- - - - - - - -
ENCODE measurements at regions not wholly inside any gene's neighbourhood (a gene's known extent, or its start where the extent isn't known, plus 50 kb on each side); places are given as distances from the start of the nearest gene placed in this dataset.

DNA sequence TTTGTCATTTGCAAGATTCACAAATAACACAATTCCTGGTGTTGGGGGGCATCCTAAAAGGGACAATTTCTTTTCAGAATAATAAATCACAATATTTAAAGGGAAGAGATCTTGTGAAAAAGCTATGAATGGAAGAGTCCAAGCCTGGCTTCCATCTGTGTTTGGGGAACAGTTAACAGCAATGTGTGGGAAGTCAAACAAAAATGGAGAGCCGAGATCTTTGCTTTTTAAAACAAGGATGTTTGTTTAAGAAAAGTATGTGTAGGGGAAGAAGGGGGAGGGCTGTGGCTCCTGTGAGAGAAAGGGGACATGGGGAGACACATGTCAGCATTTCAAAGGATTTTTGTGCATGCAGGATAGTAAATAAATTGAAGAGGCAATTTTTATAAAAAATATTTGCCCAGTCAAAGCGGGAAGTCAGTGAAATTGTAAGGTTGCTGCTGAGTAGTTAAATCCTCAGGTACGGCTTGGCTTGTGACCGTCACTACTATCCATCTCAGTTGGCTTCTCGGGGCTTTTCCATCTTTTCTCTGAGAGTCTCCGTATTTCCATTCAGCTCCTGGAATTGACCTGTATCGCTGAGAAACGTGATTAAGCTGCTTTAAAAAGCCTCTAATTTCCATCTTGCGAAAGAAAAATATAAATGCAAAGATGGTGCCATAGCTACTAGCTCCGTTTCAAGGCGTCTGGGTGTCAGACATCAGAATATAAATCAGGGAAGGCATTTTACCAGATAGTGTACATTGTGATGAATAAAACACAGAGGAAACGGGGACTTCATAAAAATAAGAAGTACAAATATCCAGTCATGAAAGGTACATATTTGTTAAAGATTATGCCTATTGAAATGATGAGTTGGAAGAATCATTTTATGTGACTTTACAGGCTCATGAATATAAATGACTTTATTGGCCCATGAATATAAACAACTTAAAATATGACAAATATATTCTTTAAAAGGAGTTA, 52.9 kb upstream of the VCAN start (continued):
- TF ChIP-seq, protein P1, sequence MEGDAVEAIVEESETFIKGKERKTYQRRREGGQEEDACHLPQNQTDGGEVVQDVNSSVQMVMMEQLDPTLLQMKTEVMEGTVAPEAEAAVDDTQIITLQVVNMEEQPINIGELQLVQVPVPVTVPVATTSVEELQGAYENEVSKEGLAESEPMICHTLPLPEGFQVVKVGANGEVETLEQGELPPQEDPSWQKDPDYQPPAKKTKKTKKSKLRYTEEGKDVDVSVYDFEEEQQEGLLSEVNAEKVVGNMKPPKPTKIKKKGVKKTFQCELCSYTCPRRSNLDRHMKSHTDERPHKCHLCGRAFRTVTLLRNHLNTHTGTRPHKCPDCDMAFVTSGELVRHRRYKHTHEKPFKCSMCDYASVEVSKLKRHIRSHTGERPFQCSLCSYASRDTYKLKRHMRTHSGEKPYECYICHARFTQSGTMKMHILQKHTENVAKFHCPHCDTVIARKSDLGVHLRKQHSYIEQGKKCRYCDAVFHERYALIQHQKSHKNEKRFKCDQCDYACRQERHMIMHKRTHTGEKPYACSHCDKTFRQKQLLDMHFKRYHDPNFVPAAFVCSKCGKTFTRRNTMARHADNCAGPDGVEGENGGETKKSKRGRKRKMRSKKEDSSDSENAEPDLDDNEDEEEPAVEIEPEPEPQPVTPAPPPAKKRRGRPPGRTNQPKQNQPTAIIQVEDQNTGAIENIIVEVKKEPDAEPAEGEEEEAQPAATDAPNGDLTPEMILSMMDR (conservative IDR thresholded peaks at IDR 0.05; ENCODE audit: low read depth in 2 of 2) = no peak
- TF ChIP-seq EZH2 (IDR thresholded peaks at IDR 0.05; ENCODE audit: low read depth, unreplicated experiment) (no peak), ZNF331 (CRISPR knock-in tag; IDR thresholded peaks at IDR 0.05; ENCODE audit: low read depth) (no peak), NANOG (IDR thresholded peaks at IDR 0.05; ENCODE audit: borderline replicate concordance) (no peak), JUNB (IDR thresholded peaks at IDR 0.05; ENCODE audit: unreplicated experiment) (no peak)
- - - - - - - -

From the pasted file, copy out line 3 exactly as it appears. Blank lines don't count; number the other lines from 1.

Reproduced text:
- TF ChIP-seq, protein P1, sequence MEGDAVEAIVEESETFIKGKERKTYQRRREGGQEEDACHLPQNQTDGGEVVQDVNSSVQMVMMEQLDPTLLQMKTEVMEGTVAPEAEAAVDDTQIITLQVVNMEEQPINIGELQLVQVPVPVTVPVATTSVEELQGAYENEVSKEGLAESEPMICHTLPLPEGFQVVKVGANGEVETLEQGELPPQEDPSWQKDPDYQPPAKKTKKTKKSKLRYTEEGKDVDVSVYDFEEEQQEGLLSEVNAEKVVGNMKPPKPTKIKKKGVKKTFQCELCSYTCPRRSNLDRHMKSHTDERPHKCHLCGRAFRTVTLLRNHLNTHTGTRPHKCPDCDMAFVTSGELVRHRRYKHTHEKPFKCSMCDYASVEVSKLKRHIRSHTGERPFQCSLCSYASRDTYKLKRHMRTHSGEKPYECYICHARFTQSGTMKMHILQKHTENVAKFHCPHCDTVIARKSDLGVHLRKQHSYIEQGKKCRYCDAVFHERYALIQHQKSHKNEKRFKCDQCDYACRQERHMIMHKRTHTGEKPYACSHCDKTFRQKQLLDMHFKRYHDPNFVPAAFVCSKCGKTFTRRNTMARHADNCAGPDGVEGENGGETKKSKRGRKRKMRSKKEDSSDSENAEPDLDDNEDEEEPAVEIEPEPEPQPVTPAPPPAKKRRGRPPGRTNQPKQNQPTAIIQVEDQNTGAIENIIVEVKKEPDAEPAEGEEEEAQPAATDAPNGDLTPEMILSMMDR (conservative IDR thresholded peaks at IDR 0.05; ENCODE audit: low read depth in 2 of 2) = no peak